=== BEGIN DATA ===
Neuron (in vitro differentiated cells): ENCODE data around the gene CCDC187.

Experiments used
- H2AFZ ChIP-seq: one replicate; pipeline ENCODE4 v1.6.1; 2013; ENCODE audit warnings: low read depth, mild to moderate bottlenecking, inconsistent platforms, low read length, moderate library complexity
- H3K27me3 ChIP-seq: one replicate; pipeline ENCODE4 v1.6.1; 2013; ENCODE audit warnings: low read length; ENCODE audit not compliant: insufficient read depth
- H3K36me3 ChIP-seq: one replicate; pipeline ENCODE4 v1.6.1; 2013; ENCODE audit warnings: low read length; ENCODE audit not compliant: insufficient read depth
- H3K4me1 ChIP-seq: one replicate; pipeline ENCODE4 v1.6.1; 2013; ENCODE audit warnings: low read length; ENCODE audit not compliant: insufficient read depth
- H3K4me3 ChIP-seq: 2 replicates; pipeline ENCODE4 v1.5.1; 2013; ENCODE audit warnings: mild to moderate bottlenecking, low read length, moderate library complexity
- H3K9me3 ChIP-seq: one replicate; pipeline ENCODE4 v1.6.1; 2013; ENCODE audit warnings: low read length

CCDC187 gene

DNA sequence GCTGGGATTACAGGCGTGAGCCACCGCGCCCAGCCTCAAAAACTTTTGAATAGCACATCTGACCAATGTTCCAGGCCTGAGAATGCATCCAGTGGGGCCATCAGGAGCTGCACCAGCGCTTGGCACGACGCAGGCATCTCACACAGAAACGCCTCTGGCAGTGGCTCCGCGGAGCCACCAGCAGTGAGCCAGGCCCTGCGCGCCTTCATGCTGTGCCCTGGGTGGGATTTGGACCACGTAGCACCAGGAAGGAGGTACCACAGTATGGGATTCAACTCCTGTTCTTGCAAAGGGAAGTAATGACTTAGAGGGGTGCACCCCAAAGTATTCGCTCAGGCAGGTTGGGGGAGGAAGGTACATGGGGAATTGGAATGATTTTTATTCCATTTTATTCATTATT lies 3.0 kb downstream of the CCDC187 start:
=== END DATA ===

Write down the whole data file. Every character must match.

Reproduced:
Neuron (in vitro differentiated cells): ENCODE data around the gene CCDC187.

Experiments used
- H2AFZ ChIP-seq: one replicate; pipeline ENCODE4 v1.6.1; 2013; ENCODE audit warnings: low read depth, mild to moderate bottlenecking, inconsistent platforms, low read length, moderate library complexity
- H3K27me3 ChIP-seq: one replicate; pipeline ENCODE4 v1.6.1; 2013; ENCODE audit warnings: low read length; ENCODE audit not compliant: insufficient read depth
- H3K36me3 ChIP-seq: one replicate; pipeline ENCODE4 v1.6.1; 2013; ENCODE audit warnings: low read length; ENCODE audit not compliant: insufficient read depth
- H3K4me1 ChIP-seq: one replicate; pipeline ENCODE4 v1.6.1; 2013; ENCODE audit warnings: low read length; ENCODE audit not compliant: insufficient read depth
- H3K4me3 ChIP-seq: 2 replicates; pipeline ENCODE4 v1.5.1; 2013; ENCODE audit warnings: mild to moderate bottlenecking, low read length, moderate library complexity
- H3K9me3 ChIP-seq: one replicate; pipeline ENCODE4 v1.6.1; 2013; ENCODE audit warnings: low read length

CCDC187 gene

DNA sequence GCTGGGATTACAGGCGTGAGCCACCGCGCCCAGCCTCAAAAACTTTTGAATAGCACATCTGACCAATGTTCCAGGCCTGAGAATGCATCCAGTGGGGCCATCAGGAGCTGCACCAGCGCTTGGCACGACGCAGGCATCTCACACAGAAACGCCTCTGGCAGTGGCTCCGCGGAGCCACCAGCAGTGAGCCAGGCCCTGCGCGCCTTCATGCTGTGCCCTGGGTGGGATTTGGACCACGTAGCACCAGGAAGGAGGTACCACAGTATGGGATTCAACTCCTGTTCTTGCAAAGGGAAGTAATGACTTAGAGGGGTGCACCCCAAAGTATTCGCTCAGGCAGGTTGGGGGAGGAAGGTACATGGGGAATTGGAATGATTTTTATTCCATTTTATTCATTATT lies 3.0 kb downstream of the CCDC187 start: